Introducing Manic Chord and their Testeronomic Theatre

Mar 7, 2013 by     2 Comments    Posted under: Archive, Events, What's On

Introducing Manic Chord and their Testeronomic Theatre


Hard to know what they’re up to sometimes … what with the Thai massage, the yoga mats, the loud whistling, the sharpie sketches of brains and test tubes … sarongs … shorts over the thermals … the endless pots of coffee, and man-sized soup portions … and now they got blackboards and couple of gorgeous blondes!

Well, it’s Manic Chord Theatre – “high octane energy” – aka the Three Lad Theatre, and they have moved into the Joiners Bar here at Temple.Works.Leeds to build a company and build a show to take on tour. Having graduated in Theatre and Performance at Leeds University in 2012, aged 21-23, they already have an impressive series of performances and workshops under their belts including WYPH’s Furnace, NEWK with Skeleton Project, and workshops at GCSE Level in Wakefield.

“It was mainly girls on our course” they said. “It’s just not seen as a proper subject by most lads”.  They got along so well together from the start of the course that they decided this was their mission: to stick together in Leeds, and to build a lad’s company together. “We don’t go home at the end of the day and lock the door. We do as much as possible together – it’s our passion, not a job. “

So what is it they do? It’s three-man ensemble theatre. They take turns at being director. “It’s testeronomic” says Dave.  It now also involves others – their new production assistant Hattie Callery, their designers Helen Russell-Brown and Stuart Mellor.  Their inspirations include the  visual and devised corporeal theatre, England’s  Complicité; Parisian collectivist stage ensemble Theâtre Du Soleil;  Leeds own absurd comedic Uncanny Theatre, and West Yorkshires’ autobiographical physical performers  Skeleton Project  (TWL performers); and finally London’s famously outrageous  subterranean curatorial collective Shunt (many of whom helped shape Temple.Works.Leeds’ own performance programme and business model).

Manic Chord’s current show “After What Comes before” (still in research stage for further development) is being pilot performed March 14 and 15 at TWL and is based on three scientists …  in a lab. I cannot say more, as it is top secret.  It will be a surge of Manic Chord energy, physicality, storytelling and word play.


If ever there was a natural threesome, this is it: three very different characters as will be evident in their performances:  wittily charming Northeasterner Dave Cartwright, broodingly handsome Heathcliff Sam Berrill, and manly Alex Monk, everyone’s choice for Head Boy. As doyenne of TWL, I have all the pleasure of bursting in on them at possibly inopportune moments to show guests the venue, and I can honestly say they have never looked  like they are having anything but hard- working fun.“So why are you at TWL”? I asked them. They answered “TWL is a lab itself. It’s haphazard, it’s organic, it has a critical urban position, and it’s a developing project itself.  It’s in Leeds, and we wanted to stay on in Leeds when we graduated – we love it – and we wanted to produce where others also are building projects.  That’s TWL. It has space for us to build our work, we just fit in. “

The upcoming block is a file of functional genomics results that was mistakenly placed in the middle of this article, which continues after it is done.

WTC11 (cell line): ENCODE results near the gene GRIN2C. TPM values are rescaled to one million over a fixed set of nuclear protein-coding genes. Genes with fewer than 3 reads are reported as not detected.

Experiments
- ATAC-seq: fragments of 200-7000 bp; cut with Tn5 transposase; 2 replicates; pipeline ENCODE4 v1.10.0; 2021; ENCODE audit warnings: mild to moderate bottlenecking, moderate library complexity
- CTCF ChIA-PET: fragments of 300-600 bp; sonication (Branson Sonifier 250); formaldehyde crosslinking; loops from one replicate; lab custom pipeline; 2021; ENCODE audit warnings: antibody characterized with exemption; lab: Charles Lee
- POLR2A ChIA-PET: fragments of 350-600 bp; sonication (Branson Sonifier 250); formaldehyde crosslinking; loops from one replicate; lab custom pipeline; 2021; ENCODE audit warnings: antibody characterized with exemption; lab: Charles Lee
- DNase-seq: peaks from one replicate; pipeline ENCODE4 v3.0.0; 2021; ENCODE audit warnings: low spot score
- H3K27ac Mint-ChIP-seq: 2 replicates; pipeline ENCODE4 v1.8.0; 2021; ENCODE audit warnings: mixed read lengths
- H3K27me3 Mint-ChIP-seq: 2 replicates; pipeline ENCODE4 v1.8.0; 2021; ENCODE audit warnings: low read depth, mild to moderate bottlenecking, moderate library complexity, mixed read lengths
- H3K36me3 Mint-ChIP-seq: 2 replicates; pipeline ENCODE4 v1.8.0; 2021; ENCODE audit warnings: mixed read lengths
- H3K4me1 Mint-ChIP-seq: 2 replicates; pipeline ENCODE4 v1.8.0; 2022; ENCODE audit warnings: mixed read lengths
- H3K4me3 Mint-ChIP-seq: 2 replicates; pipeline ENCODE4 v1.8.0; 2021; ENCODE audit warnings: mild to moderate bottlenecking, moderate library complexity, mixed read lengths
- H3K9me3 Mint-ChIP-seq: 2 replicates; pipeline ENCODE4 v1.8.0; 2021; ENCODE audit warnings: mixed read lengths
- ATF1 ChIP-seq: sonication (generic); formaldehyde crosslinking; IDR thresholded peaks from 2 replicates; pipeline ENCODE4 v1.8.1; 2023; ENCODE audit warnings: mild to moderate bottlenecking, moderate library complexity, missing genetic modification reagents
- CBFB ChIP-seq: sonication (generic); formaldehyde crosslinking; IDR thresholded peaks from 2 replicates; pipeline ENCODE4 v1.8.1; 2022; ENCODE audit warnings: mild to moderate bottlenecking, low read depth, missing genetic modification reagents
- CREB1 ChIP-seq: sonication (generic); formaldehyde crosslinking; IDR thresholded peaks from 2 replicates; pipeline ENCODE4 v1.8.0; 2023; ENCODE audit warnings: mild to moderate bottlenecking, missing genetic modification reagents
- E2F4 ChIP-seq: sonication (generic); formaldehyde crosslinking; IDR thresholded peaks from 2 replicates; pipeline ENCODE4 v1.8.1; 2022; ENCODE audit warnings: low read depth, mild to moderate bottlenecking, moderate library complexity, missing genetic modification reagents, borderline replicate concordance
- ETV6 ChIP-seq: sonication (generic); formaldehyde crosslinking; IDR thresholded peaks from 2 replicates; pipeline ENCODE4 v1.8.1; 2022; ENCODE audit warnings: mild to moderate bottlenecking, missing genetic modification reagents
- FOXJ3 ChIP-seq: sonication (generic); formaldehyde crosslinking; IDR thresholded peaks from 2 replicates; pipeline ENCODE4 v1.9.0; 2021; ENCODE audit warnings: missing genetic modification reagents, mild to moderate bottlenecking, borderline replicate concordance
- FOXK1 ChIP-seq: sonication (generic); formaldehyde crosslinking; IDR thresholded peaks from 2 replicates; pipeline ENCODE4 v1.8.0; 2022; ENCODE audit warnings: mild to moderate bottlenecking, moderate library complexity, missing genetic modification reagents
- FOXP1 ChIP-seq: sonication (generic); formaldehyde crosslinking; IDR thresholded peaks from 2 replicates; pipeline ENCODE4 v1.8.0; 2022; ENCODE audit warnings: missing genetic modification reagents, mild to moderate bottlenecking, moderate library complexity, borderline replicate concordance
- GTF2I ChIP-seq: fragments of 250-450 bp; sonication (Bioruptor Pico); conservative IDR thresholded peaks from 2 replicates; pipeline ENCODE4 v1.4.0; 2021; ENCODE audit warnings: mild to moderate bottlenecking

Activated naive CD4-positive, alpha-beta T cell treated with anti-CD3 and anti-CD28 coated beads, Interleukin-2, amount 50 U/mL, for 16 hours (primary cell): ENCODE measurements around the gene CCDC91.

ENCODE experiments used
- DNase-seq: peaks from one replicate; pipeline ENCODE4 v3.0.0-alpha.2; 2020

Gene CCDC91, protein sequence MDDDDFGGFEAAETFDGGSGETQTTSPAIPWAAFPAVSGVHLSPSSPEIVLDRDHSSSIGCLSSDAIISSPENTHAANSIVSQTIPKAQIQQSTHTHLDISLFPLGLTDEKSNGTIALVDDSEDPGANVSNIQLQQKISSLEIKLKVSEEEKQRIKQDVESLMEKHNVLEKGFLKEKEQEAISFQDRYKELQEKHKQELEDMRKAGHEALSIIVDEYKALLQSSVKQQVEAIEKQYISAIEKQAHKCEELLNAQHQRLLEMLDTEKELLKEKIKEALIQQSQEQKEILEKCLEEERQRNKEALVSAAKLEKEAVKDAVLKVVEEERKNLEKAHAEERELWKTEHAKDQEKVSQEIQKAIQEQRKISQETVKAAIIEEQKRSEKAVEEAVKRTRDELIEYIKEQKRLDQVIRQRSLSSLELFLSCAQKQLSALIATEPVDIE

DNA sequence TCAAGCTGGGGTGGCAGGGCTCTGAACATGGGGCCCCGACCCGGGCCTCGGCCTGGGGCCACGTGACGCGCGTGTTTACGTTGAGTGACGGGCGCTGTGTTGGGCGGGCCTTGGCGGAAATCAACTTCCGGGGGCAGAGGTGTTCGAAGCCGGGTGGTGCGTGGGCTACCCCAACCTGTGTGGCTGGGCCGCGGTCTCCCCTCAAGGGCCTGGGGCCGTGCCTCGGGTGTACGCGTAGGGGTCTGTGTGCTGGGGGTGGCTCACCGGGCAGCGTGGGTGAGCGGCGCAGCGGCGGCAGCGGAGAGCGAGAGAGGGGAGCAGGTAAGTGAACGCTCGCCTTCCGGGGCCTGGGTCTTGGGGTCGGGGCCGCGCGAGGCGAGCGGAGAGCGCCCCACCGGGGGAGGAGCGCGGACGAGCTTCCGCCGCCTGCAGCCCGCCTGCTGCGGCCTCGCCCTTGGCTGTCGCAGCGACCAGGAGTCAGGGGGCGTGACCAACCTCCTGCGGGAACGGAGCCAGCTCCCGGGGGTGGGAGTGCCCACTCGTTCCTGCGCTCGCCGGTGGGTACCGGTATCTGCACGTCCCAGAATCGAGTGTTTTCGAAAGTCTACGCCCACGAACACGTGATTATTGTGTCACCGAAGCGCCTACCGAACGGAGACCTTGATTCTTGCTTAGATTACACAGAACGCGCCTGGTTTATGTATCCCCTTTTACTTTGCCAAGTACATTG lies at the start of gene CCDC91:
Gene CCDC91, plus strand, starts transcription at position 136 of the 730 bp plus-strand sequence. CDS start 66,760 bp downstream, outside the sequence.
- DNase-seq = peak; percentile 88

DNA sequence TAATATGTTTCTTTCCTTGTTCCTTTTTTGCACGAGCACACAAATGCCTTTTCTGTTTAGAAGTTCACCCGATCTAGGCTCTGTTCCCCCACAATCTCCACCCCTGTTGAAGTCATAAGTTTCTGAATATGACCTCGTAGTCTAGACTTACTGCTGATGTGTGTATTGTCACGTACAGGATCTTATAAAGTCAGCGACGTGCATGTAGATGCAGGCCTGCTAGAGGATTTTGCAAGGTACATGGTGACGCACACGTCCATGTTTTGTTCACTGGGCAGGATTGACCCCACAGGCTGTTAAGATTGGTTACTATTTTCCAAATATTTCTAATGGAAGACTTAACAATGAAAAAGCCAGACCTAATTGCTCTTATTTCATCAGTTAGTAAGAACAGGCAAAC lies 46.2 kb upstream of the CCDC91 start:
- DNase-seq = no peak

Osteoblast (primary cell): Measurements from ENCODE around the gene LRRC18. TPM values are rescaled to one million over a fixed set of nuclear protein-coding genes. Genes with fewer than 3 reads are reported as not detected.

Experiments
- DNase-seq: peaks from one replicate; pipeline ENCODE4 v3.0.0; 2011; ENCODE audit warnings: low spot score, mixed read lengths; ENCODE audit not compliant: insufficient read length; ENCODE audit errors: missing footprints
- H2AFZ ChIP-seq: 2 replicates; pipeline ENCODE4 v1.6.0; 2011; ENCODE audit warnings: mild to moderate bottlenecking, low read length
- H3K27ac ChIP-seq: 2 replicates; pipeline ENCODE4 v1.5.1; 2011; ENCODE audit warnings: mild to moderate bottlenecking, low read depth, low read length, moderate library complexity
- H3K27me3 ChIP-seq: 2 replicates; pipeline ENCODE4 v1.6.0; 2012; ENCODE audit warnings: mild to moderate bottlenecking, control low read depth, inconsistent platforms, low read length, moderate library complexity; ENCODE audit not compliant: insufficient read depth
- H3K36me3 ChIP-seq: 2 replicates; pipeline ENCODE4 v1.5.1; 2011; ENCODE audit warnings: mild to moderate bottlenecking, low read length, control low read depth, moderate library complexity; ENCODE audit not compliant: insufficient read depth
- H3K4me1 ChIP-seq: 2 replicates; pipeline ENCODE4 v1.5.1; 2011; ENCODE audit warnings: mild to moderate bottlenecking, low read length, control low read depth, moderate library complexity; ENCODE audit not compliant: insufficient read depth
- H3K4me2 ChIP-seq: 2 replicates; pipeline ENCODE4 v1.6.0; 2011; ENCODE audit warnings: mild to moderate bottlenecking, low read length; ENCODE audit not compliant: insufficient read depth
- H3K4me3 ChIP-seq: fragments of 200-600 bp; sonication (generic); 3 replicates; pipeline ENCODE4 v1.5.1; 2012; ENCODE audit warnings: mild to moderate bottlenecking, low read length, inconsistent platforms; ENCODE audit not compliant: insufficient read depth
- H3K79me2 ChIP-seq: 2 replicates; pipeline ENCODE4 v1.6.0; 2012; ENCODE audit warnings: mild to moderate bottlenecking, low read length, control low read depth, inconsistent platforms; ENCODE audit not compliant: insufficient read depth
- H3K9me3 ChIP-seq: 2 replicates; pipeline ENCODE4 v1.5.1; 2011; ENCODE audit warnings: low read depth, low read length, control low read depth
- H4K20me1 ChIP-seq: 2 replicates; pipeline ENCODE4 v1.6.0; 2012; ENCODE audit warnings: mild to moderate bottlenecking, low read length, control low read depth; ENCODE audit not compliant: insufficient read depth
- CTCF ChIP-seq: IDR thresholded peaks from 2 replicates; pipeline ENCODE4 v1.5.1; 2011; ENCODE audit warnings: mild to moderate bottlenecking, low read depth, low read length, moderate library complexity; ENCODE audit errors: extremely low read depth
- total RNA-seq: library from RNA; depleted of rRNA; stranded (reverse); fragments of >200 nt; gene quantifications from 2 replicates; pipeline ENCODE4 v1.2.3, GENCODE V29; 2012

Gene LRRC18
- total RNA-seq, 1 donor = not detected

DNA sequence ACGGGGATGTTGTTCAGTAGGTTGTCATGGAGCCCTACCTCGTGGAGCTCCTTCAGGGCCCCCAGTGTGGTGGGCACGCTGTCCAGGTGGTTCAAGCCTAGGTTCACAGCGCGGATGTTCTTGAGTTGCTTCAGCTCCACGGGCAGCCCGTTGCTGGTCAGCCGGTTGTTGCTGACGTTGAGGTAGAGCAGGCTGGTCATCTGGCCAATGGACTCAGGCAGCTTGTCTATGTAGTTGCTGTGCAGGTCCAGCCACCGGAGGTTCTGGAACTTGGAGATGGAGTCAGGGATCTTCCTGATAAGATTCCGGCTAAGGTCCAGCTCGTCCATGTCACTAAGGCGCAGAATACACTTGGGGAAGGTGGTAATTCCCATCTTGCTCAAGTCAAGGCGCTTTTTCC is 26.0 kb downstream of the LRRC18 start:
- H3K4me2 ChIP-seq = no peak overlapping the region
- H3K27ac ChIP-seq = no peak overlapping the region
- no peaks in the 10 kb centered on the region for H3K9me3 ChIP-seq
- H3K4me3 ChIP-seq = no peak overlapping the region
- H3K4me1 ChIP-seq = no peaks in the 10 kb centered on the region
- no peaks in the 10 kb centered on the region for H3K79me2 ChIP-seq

Having started at TWL officially as interns in September 2012, they became residents within weeks as it was clear they they had serious plans for their work and future.  I have seldom seen any group so very focused, well organised and full of sheer, infectious delight. At TWL we decided to support them on a little-used barter arrangement to help them on their way – they get to use the 3,000 sq ft. Joiners Bar daily as their base when not used for events, and in return they clean, concierge, tour, shift furniture, help with access and security, and deal with those little emergencies that occur at TWL when I am not on site. Like maddened techs, mysteriously unlocked doors, and hauling 20 times their body weight of model railway layouts up the terrifying external metal staircase while singing snatches from Les Mis.

Is this theatre? Yes. It’s the building of a company who as they say “work together, eat together, socialise together, make stories together, and haul model railways together”.

Susan Williamson

2 Comments + Add Comment

  • […] night I was at a Manic Chord performance at Temple Works. I’m not sure if I’d call myself “audience” for this one. True, I was perched on a chair […]

  • […] pay to see exaggerated versions of Samm, David and Al in a variety of different contexts. They were recently described by Susan Williamson at as ‘wittily charming Northeasterner Dave Cartwright, broodingly […]

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